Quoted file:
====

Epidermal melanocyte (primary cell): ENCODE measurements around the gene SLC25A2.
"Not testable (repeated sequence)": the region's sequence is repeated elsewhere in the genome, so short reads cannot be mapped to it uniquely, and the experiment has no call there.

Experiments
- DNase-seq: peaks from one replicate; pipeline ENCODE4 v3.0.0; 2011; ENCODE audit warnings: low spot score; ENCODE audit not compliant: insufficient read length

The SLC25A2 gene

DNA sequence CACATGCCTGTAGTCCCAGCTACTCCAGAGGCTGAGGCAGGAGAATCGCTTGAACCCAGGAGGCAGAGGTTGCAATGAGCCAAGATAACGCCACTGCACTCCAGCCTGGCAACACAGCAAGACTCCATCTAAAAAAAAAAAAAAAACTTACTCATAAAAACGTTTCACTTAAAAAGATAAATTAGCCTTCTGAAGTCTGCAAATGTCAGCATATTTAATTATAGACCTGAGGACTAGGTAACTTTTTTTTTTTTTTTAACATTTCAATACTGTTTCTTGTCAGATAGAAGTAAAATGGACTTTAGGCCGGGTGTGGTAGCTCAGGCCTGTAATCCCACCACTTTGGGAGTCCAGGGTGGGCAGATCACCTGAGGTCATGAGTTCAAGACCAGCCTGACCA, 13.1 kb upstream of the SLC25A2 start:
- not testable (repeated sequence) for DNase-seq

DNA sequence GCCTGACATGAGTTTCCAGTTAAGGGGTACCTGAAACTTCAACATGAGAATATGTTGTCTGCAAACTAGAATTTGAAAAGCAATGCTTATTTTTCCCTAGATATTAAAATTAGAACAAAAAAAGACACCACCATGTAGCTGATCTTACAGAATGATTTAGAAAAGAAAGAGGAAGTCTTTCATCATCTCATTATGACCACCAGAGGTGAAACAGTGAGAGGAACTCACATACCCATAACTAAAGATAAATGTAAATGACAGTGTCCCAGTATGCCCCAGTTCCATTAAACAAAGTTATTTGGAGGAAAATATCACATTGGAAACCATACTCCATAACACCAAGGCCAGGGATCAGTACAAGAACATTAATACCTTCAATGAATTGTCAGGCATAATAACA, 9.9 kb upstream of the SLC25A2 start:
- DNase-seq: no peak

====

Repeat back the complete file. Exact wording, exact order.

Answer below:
Epidermal melanocyte (primary cell): ENCODE measurements around the gene SLC25A2.
"Not testable (repeated sequence)": the region's sequence is repeated elsewhere in the genome, so short reads cannot be mapped to it uniquely, and the experiment has no call there.

Experiments
- DNase-seq: peaks from one replicate; pipeline ENCODE4 v3.0.0; 2011; ENCODE audit warnings: low spot score; ENCODE audit not compliant: insufficient read length

The SLC25A2 gene

DNA sequence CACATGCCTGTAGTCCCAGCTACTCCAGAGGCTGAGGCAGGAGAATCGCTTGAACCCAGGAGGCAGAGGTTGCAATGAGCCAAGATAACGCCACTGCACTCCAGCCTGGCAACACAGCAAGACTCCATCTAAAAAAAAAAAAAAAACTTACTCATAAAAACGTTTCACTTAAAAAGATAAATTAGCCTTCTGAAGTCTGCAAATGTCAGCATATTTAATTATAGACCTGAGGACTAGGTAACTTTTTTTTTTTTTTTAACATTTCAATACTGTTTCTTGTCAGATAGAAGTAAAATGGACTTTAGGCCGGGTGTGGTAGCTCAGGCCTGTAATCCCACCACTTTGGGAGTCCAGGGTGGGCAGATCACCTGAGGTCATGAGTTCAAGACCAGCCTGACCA, 13.1 kb upstream of the SLC25A2 start:
- not testable (repeated sequence) for DNase-seq

DNA sequence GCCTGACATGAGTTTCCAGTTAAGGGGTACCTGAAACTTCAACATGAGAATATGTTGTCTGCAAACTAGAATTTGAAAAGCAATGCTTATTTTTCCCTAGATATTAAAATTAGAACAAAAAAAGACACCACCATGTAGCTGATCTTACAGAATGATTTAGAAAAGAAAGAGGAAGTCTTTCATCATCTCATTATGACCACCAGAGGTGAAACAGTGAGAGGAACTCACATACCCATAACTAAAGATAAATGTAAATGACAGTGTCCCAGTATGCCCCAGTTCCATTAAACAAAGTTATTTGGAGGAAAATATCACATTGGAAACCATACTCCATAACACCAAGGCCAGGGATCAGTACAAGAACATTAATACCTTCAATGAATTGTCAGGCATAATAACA, 9.9 kb upstream of the SLC25A2 start:
- DNase-seq: no peak